The romantic view of programming

I was attending a panel recently on the topic of new media art that seemed to be culturally split. There were panelists who were talking about abstract concepts like “algorithm” as though these were arcane postmodern terms, full of mysterious power and potential menace.

Then there were panelists who just program every day to create their art. One of these panelists was trying to explain that an algorithm isn’t some mysterious force insidiously removing agency from humans.

Rather, she explained, a work of art can get complex, so it’s good for an artist to build and then use tools to do some of the low level manual work. This ability to delegate low level labor to computers frees up the artist to work at different levels — ideally levels that contain a richer opportunity for aesthetic expression.

This general idea is very familiar in other contexts. We don’t force writers to write everything out longhand, or sculptors to dig their own clay. They can if they want to, but that is their choice to make.

I found that everything this artist resonated strongly with me. To the people on the panel much of what she said seemed mysterious. Yet to me it all seemed sensible to the point of being obvious.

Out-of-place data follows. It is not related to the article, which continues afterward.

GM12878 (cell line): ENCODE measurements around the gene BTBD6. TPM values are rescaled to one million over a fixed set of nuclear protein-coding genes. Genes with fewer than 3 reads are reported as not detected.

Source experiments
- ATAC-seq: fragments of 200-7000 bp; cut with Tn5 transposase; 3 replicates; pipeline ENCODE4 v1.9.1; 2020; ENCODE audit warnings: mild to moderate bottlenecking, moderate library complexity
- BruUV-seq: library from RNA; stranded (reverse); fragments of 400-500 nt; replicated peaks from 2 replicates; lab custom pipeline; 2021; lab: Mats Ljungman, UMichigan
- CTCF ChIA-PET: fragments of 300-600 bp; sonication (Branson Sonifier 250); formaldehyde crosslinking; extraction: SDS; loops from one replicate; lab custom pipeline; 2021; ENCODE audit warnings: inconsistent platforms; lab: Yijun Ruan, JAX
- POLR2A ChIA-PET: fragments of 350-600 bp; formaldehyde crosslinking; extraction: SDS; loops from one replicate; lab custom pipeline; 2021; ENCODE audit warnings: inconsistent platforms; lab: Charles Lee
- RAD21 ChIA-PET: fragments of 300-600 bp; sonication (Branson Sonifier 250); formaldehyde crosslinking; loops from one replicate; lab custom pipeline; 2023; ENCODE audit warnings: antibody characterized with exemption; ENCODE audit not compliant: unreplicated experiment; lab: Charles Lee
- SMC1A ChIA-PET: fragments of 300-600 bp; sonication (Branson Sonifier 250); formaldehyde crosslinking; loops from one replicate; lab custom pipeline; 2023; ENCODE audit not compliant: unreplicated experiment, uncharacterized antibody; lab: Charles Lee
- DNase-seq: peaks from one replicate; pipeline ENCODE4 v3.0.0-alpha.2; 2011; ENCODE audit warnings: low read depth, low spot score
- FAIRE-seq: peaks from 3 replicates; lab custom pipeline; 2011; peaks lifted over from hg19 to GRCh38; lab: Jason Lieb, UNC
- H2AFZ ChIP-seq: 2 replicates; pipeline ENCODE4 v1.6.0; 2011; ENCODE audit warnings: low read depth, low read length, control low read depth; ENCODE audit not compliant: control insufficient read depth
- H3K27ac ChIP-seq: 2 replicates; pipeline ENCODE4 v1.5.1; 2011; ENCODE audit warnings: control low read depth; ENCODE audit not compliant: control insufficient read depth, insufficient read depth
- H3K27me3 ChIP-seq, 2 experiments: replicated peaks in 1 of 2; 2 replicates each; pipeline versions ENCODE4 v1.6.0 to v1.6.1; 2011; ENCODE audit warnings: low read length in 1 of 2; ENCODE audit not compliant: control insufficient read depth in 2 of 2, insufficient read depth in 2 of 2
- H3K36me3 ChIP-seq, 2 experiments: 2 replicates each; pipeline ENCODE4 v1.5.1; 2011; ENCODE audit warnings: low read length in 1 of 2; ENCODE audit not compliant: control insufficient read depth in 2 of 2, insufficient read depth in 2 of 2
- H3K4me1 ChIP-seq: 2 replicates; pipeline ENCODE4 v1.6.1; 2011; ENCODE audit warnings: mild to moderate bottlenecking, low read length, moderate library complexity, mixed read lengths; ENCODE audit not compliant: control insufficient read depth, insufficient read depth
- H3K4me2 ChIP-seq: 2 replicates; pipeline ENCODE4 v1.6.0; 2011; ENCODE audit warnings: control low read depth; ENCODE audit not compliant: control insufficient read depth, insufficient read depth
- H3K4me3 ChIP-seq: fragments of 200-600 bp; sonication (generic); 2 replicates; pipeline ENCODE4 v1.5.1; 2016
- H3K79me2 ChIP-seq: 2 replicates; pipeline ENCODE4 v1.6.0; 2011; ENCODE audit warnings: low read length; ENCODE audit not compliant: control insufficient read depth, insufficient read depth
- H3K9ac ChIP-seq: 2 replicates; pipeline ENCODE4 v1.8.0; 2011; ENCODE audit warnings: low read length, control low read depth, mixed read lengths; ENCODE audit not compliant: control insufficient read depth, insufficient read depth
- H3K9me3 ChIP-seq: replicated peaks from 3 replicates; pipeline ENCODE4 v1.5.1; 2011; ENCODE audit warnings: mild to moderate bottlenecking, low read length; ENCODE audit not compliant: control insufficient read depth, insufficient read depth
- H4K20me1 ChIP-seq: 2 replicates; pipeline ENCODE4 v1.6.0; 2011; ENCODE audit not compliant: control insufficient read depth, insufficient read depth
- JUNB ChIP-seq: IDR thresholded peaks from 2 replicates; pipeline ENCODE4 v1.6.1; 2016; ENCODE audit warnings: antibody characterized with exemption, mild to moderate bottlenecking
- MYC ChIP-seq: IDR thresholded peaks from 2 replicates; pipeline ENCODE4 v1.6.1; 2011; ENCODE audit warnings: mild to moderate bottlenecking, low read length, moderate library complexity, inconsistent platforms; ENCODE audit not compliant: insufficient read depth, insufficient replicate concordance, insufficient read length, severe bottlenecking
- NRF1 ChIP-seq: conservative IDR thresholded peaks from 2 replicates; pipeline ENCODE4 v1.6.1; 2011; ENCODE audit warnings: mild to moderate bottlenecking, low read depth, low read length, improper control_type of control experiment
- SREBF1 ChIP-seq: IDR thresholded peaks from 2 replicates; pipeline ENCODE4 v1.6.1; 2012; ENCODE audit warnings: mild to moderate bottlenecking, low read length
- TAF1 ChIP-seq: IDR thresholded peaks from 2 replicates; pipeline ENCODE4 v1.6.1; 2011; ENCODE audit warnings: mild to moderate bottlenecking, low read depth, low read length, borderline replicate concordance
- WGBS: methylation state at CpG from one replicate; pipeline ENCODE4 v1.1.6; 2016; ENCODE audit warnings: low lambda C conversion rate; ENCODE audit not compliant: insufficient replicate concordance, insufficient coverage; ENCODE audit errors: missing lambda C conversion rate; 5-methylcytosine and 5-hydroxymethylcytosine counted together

And it occurred to me that she and I are both what might from what might be called the romantic view of programming, as opposed to the modernist or post-modernist views of programming. People like us are very straightforward on the topic of art and creativity, and how we used computer programming to make our work.

We do not talk around the subject of art, and the tools used to create that art, as though it is some mysterious cultural construct. Instead we just roll up our sleeves and do whatever it takes to create our art.

When you look at the world in this way, “algorithm” isn’t a cultural concept to be deconstructed — it is a means toward the goal of creating beauty in the world. And if some software tool you need doesn’t exist, you build it.

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